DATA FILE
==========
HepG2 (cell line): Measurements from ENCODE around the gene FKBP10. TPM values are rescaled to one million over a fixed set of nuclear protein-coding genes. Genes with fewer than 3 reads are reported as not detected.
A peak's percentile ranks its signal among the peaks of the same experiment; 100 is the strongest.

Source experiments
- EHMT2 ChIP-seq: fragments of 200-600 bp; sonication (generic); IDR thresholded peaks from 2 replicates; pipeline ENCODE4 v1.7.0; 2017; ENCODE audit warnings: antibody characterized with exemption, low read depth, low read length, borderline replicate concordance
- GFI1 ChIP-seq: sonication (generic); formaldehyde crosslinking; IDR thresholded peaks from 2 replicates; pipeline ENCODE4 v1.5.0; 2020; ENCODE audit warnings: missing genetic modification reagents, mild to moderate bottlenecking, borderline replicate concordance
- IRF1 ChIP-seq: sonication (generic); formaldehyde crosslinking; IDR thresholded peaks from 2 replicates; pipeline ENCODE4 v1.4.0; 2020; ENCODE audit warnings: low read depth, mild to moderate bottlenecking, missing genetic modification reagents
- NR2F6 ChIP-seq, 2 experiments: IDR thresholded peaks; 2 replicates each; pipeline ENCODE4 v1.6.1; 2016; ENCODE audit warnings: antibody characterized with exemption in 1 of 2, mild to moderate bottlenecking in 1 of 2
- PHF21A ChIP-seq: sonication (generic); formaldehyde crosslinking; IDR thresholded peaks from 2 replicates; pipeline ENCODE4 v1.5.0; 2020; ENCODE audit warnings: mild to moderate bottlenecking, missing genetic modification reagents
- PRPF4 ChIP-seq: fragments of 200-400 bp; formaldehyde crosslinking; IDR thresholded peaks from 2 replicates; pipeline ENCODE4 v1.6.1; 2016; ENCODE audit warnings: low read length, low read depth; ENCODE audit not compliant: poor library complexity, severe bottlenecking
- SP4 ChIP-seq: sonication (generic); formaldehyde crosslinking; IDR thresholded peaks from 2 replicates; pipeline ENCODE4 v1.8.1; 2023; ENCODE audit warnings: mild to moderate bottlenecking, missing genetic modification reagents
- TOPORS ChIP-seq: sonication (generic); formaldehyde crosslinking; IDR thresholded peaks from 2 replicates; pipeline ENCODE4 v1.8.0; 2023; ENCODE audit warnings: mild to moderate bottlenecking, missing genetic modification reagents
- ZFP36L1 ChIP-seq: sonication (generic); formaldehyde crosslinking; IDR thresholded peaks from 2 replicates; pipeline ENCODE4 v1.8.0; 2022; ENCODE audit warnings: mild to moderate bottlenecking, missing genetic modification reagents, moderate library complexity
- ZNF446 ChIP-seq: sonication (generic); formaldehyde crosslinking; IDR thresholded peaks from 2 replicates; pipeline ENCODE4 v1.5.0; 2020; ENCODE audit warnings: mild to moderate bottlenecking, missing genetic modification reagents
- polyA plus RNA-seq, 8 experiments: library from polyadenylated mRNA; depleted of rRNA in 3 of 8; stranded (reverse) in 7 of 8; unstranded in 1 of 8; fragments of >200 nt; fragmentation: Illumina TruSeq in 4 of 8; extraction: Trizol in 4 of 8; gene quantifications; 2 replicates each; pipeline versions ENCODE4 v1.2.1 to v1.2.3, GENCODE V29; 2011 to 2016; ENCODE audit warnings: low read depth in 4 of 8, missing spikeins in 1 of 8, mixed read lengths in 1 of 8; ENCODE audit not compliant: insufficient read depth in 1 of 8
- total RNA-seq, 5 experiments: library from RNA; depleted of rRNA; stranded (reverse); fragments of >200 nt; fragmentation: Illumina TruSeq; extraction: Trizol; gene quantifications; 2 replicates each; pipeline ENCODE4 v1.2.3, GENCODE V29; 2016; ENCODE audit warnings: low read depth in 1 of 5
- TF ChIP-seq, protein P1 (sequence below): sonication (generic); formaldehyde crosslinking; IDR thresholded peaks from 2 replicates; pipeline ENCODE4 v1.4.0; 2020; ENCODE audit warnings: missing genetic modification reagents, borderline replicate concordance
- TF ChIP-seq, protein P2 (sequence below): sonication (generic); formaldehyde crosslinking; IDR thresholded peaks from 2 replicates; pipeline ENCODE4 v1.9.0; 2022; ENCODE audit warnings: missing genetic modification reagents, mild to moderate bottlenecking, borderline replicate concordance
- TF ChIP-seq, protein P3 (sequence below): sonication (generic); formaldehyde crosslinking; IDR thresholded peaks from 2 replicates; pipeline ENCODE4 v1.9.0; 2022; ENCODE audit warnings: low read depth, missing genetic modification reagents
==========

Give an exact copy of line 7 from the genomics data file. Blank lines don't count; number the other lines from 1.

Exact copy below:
- NR2F6 ChIP-seq, 2 experiments: IDR thresholded peaks; 2 replicates each; pipeline ENCODE4 v1.6.1; 2016; ENCODE audit warnings: antibody characterized with exemption in 1 of 2, mild to moderate bottlenecking in 1 of 2